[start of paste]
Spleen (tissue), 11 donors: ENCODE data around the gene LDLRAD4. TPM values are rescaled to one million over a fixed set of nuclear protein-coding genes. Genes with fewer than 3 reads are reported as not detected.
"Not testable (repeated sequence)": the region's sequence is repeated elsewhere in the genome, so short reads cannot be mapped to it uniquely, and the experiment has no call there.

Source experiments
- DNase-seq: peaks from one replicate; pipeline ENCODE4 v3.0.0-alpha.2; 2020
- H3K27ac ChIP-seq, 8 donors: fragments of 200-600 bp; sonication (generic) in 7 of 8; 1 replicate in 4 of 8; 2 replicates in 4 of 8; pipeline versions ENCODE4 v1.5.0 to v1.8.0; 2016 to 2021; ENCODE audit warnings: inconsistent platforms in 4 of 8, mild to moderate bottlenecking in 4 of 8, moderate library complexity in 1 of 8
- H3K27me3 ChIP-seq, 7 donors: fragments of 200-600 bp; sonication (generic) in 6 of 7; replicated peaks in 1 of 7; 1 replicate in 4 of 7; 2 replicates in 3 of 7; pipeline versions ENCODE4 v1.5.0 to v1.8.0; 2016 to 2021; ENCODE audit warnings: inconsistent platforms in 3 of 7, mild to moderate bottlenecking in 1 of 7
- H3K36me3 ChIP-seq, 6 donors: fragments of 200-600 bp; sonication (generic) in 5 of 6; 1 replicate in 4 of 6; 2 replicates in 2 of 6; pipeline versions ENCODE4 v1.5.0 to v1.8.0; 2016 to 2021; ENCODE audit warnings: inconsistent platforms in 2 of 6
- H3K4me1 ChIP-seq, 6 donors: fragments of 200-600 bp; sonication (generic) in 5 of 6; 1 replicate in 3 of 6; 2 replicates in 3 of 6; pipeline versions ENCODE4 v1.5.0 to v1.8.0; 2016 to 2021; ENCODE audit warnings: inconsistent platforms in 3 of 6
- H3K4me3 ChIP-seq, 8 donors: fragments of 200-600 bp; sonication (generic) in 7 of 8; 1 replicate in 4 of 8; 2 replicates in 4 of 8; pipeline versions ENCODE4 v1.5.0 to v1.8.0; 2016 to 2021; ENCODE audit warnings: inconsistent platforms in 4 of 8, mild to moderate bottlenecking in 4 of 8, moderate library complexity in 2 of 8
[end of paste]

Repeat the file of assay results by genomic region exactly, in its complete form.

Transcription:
Spleen (tissue), 11 donors: ENCODE data around the gene LDLRAD4. TPM values are rescaled to one million over a fixed set of nuclear protein-coding genes. Genes with fewer than 3 reads are reported as not detected.
"Not testable (repeated sequence)": the region's sequence is repeated elsewhere in the genome, so short reads cannot be mapped to it uniquely, and the experiment has no call there.

Source experiments
- DNase-seq: peaks from one replicate; pipeline ENCODE4 v3.0.0-alpha.2; 2020
- H3K27ac ChIP-seq, 8 donors: fragments of 200-600 bp; sonication (generic) in 7 of 8; 1 replicate in 4 of 8; 2 replicates in 4 of 8; pipeline versions ENCODE4 v1.5.0 to v1.8.0; 2016 to 2021; ENCODE audit warnings: inconsistent platforms in 4 of 8, mild to moderate bottlenecking in 4 of 8, moderate library complexity in 1 of 8
- H3K27me3 ChIP-seq, 7 donors: fragments of 200-600 bp; sonication (generic) in 6 of 7; replicated peaks in 1 of 7; 1 replicate in 4 of 7; 2 replicates in 3 of 7; pipeline versions ENCODE4 v1.5.0 to v1.8.0; 2016 to 2021; ENCODE audit warnings: inconsistent platforms in 3 of 7, mild to moderate bottlenecking in 1 of 7
- H3K36me3 ChIP-seq, 6 donors: fragments of 200-600 bp; sonication (generic) in 5 of 6; 1 replicate in 4 of 6; 2 replicates in 2 of 6; pipeline versions ENCODE4 v1.5.0 to v1.8.0; 2016 to 2021; ENCODE audit warnings: inconsistent platforms in 2 of 6
- H3K4me1 ChIP-seq, 6 donors: fragments of 200-600 bp; sonication (generic) in 5 of 6; 1 replicate in 3 of 6; 2 replicates in 3 of 6; pipeline versions ENCODE4 v1.5.0 to v1.8.0; 2016 to 2021; ENCODE audit warnings: inconsistent platforms in 3 of 6
- H3K4me3 ChIP-seq, 8 donors: fragments of 200-600 bp; sonication (generic) in 7 of 8; 1 replicate in 4 of 8; 2 replicates in 4 of 8; pipeline versions ENCODE4 v1.5.0 to v1.8.0; 2016 to 2021; ENCODE audit warnings: inconsistent platforms in 4 of 8, mild to moderate bottlenecking in 4 of 8, moderate library complexity in 2 of 8